Title: George Washington Whitman to Louisa Van Velsor Whitman, 9 December 1863
Date: December 9, 1863
Source: The transcription presented here is derived from George Washington Whitman, Civil War Letters of George Washington Whitman, ed. Jerome M. Loving (Durham, North Carolina: Duke University Press, 1975), 109-110. For a description of the editorial rationale behind our treatment of the correspondence, see our statement of editorial policy.
Location: Trent Collection of Whitmaniana, Duke University Rare Book, Manuscript, and Special Collections Library
Whitman Archive ID: duk.00348
Contributors to digital file: Elizabeth Lorang, Kathryn Kruger, Tim Jackson, Gillian Price, and April Lambert
Camp Pittman near London Ky.
I have just received a letter from Jeff, of Dec. 3d bringing the sorrowfull news of the death of Brother Andrew.1 I was somewhat prepared for the worst, by Walts letter of Dec. 1st but I still had strong hopes, that he would recover, and until I received Walts letter, I had no idea that Andrew was in any immediate danger.
Mother I am very glad to hear that Mary has been down to see you, and was with poor Andrew during his last hours, and am very sory that Walt did not stay with you a few days longer.2 Jeff speaks of my trying for a leave of absence but I hardly think it would be of any use at present, besides I dont know that I could do any good by comeing home, although I am very anxious to see you all.
Mother I wish you or Jeff would write me a long letter giving the particulars about Andrews family and what Nancy3 proposes to do. Was Andrew burried at Cyprus Hill4 Cemetry. I would advise buying a plott of ground there if you have not done so already.
Mother I do hope that you will bear up with your troubles, and not make yourself sick by worrying. Walt wrote me that Matty and all the rest of you were doing everything in the world that could be done for Andrew and it is some consolation to know, that he died surrounded by friends and relatives,5 who were anxious to make his last hours as comfortable as possible, while so many are dying (out here) with no one about them who seems to take the least interest in them. I yesterday received a letter from Walt,6 enclosing one from Hannah dated Nov 21st. Hannah seems to be much better now than when I last heard from her, and I hope to hear soon, of her coming home to pay you a long visit.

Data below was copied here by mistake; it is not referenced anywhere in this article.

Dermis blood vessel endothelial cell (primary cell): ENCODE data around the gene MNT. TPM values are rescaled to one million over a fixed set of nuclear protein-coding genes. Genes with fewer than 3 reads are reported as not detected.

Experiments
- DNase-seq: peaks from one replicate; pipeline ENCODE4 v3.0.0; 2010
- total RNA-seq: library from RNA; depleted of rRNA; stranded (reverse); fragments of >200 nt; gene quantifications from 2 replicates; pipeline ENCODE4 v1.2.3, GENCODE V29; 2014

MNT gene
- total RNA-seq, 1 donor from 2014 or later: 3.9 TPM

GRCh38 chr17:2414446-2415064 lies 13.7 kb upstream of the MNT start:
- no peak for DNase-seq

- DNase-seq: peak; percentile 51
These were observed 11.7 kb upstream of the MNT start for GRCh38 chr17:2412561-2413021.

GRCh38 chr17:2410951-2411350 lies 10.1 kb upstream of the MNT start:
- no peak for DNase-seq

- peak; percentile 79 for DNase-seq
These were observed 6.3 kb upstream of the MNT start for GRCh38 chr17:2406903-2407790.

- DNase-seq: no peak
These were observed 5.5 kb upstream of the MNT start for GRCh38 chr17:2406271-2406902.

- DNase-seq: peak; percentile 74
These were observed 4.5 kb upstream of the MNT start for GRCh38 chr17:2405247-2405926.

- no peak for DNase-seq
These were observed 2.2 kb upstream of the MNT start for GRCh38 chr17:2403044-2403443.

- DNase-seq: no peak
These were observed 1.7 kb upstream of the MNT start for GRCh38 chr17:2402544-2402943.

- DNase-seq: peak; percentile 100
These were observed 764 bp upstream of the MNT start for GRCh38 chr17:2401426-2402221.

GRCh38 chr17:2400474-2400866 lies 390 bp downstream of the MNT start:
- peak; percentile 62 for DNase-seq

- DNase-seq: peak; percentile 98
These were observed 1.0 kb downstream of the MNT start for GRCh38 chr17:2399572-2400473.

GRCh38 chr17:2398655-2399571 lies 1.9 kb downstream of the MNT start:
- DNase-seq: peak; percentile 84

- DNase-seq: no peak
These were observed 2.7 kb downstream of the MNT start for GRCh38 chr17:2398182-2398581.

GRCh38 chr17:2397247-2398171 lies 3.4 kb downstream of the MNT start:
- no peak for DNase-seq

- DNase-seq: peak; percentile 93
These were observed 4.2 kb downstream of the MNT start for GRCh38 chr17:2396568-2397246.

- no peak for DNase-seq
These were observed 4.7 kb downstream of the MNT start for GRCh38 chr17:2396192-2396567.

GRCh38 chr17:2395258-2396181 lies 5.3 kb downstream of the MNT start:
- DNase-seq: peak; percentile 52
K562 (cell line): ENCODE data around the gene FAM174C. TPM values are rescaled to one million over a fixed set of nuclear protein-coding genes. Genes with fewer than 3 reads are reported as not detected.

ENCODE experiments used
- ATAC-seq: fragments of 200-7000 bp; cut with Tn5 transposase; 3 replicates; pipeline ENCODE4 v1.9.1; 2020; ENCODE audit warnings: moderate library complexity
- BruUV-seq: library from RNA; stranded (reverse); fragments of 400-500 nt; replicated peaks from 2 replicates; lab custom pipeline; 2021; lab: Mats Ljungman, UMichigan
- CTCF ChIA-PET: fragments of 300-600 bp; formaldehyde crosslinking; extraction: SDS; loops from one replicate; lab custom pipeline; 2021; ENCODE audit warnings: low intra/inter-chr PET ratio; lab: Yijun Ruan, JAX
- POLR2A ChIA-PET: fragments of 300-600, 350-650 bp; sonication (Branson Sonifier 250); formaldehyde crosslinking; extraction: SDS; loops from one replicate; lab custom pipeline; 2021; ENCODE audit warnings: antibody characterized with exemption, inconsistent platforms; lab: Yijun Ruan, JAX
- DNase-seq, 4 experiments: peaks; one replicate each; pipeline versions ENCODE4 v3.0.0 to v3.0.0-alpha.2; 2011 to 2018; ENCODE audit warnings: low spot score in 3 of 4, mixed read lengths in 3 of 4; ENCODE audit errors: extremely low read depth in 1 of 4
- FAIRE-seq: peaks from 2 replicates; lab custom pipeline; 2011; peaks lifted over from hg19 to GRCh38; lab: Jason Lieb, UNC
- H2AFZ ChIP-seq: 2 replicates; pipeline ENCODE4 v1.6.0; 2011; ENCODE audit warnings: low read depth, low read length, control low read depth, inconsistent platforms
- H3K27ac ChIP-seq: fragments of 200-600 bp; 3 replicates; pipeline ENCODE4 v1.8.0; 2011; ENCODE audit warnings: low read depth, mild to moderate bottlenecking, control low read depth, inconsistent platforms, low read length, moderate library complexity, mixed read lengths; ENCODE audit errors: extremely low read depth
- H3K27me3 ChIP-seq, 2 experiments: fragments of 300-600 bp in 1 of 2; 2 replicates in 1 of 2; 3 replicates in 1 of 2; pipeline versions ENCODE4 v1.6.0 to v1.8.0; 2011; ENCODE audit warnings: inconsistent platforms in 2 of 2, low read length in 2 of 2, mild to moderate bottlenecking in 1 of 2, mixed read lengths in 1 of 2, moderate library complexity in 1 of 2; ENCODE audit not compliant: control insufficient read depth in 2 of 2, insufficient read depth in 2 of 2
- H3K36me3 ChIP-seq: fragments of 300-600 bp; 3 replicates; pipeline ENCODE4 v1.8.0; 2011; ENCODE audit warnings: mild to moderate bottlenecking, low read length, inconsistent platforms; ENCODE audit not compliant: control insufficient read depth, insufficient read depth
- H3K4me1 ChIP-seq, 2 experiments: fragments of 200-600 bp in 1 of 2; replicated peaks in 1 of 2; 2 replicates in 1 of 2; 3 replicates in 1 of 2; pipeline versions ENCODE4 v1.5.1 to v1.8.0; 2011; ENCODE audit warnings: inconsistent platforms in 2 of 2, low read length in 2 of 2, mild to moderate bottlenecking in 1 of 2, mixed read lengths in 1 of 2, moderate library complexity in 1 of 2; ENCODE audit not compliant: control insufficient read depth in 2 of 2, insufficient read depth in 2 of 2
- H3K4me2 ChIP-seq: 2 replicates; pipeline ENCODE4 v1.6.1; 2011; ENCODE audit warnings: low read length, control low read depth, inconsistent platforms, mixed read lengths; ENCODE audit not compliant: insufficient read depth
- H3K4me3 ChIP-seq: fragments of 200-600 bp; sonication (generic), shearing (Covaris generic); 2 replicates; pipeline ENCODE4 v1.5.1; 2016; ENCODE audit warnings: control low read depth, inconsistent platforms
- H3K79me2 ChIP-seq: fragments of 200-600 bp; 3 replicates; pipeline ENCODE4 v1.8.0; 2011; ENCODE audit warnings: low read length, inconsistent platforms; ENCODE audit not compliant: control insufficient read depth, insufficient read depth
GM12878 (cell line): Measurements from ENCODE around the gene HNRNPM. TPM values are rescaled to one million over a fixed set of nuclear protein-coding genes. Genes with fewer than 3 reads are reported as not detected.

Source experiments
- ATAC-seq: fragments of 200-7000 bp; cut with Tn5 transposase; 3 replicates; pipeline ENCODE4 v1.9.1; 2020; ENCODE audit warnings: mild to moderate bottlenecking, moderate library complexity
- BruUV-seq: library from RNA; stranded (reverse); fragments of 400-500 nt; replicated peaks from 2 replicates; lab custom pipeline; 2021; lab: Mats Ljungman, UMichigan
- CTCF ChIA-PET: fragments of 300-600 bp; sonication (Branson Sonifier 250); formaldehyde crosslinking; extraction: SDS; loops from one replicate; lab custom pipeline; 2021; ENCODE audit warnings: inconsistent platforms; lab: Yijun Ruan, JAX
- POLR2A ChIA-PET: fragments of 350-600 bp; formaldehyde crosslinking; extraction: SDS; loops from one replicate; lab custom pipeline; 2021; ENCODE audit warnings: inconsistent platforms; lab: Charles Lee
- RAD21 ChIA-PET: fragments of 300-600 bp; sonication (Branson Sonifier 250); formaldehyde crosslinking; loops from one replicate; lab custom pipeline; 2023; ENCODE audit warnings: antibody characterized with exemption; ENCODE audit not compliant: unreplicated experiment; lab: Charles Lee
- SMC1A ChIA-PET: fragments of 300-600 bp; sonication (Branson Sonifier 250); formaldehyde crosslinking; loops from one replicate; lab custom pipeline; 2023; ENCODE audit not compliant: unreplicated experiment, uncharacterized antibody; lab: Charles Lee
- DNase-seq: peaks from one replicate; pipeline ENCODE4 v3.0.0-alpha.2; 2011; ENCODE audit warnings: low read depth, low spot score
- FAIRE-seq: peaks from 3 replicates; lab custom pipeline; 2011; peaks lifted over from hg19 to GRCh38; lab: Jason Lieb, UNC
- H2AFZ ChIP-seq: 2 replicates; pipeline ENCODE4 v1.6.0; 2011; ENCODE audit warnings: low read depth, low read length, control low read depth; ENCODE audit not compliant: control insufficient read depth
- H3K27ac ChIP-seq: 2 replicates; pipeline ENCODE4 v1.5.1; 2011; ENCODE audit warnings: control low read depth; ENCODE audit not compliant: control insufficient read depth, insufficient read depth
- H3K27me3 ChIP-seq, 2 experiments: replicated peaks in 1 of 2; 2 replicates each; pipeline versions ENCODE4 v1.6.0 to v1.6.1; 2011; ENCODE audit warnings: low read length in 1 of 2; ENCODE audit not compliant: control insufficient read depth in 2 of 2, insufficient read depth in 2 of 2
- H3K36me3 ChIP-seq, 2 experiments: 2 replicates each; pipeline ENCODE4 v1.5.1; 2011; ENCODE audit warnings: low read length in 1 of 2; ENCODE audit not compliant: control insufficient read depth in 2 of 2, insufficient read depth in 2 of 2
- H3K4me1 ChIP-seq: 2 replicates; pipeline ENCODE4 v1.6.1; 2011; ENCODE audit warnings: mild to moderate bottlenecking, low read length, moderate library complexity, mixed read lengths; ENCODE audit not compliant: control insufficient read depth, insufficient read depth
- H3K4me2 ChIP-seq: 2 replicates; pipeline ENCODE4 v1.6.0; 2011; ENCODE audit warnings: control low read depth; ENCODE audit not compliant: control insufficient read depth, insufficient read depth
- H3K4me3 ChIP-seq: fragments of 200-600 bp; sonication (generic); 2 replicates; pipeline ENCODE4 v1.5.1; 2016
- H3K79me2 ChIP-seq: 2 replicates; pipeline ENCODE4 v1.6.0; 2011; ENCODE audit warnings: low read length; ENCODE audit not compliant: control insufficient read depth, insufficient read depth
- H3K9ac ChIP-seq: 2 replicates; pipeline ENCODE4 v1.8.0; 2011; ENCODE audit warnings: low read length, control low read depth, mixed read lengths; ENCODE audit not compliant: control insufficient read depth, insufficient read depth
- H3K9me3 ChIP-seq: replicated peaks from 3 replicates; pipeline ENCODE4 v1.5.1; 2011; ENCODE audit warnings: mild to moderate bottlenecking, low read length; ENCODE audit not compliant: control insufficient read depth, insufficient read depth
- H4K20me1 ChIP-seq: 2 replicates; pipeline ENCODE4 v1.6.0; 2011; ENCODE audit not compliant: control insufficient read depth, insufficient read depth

Mother you see by this that we have moved from Crab Orchard, we came on here last week, this place is 38 miles from Crab Orchard, in the direction of Cumberland Gap. How long we will remain here, of course we dont know, but there is strong talk of our being ordered home to re organize and as nearly all of our men are anxious to re-enlist in the veteran Corps, I think that the chances are that we will be ordered home before many weeks. I sent you $150.00 by Addams Express a few days ago, I was on to Lexington Ky. to Express the money for the men,7 and sent it from there, Mother dont be the least backward in useing the money for anything you want, and I know, you will do all, that is required for, Andrews Family I dont feel like writing more to night, so good night dear Mother. Give my love to all
G. W. Whitman
I am in as good health as ever I was in my life
2. Whitman had been home in Brooklyn from November 2 to December 1, 1863. [back]
3. Nancy was Andrew's wife. [back]
4. George refers here to Cyprus Hills Cemetery. [back]
5. Jim Cornwell and a few other of Andrew's friends helped in making the funeral arrangements. There were ten carriages in the funeral train (Louisa Van Velsor Whitman to Walt Whitman, December 4, 1863, and December 17, 1863 [Trent Collection]). [back]